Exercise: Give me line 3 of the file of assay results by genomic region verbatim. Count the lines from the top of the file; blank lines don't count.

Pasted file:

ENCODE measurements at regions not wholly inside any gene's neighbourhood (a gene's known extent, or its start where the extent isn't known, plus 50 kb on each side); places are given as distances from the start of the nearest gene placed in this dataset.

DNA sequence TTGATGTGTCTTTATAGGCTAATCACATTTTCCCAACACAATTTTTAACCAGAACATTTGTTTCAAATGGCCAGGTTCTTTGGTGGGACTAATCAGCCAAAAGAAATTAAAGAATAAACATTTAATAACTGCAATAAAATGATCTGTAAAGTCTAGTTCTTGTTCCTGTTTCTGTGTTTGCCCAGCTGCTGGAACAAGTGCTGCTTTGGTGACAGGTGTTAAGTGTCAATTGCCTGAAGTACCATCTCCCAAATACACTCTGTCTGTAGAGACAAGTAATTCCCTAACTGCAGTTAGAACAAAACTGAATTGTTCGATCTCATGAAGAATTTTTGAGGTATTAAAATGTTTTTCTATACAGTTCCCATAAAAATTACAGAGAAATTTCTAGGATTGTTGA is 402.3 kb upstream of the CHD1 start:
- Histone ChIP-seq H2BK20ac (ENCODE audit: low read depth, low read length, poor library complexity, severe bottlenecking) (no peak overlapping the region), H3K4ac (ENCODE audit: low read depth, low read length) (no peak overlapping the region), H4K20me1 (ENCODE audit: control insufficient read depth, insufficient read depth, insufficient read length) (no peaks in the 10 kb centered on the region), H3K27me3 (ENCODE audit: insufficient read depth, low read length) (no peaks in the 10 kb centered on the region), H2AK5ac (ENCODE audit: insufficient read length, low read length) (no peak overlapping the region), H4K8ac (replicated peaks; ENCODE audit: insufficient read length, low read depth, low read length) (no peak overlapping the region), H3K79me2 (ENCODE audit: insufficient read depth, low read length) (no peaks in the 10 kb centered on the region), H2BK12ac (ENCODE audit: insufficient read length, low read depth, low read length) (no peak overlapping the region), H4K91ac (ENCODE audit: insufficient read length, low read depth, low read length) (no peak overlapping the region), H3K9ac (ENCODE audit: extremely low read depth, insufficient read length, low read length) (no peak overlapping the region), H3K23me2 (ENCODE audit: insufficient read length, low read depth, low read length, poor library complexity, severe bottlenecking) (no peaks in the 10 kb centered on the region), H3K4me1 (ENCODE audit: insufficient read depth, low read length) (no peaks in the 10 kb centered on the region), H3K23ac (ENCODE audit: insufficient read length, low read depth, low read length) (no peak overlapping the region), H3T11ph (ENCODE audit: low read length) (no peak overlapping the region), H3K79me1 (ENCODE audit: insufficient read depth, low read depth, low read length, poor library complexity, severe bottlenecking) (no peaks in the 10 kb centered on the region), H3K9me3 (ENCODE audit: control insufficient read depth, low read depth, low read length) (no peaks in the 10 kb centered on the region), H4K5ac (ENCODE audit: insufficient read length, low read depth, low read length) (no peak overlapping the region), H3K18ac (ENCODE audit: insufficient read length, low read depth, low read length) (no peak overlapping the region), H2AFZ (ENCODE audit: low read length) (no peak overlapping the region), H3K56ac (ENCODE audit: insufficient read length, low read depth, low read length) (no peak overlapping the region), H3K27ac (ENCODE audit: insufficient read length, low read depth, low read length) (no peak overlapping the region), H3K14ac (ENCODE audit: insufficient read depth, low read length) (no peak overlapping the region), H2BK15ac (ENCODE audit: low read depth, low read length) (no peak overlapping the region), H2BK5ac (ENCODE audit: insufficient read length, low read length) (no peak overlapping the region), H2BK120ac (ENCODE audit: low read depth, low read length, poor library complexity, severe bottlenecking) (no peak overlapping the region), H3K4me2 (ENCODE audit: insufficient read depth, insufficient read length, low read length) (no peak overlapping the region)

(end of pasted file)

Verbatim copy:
- Histone ChIP-seq H2BK20ac (ENCODE audit: low read depth, low read length, poor library complexity, severe bottlenecking) (no peak overlapping the region), H3K4ac (ENCODE audit: low read depth, low read length) (no peak overlapping the region), H4K20me1 (ENCODE audit: control insufficient read depth, insufficient read depth, insufficient read length) (no peaks in the 10 kb centered on the region), H3K27me3 (ENCODE audit: insufficient read depth, low read length) (no peaks in the 10 kb centered on the region), H2AK5ac (ENCODE audit: insufficient read length, low read length) (no peak overlapping the region), H4K8ac (replicated peaks; ENCODE audit: insufficient read length, low read depth, low read length) (no peak overlapping the region), H3K79me2 (ENCODE audit: insufficient read depth, low read length) (no peaks in the 10 kb centered on the region), H2BK12ac (ENCODE audit: insufficient read length, low read depth, low read length) (no peak overlapping the region), H4K91ac (ENCODE audit: insufficient read length, low read depth, low read length) (no peak overlapping the region), H3K9ac (ENCODE audit: extremely low read depth, insufficient read length, low read length) (no peak overlapping the region), H3K23me2 (ENCODE audit: insufficient read length, low read depth, low read length, poor library complexity, severe bottlenecking) (no peaks in the 10 kb centered on the region), H3K4me1 (ENCODE audit: insufficient read depth, low read length) (no peaks in the 10 kb centered on the region), H3K23ac (ENCODE audit: insufficient read length, low read depth, low read length) (no peak overlapping the region), H3T11ph (ENCODE audit: low read length) (no peak overlapping the region), H3K79me1 (ENCODE audit: insufficient read depth, low read depth, low read length, poor library complexity, severe bottlenecking) (no peaks in the 10 kb centered on the region), H3K9me3 (ENCODE audit: control insufficient read depth, low read depth, low read length) (no peaks in the 10 kb centered on the region), H4K5ac (ENCODE audit: insufficient read length, low read depth, low read length) (no peak overlapping the region), H3K18ac (ENCODE audit: insufficient read length, low read depth, low read length) (no peak overlapping the region), H2AFZ (ENCODE audit: low read length) (no peak overlapping the region), H3K56ac (ENCODE audit: insufficient read length, low read depth, low read length) (no peak overlapping the region), H3K27ac (ENCODE audit: insufficient read length, low read depth, low read length) (no peak overlapping the region), H3K14ac (ENCODE audit: insufficient read depth, low read length) (no peak overlapping the region), H2BK15ac (ENCODE audit: low read depth, low read length) (no peak overlapping the region), H2BK5ac (ENCODE audit: insufficient read length, low read length) (no peak overlapping the region), H2BK120ac (ENCODE audit: low read depth, low read length, poor library complexity, severe bottlenecking) (no peak overlapping the region), H3K4me2 (ENCODE audit: insufficient read depth, insufficient read length, low read length) (no peak overlapping the region)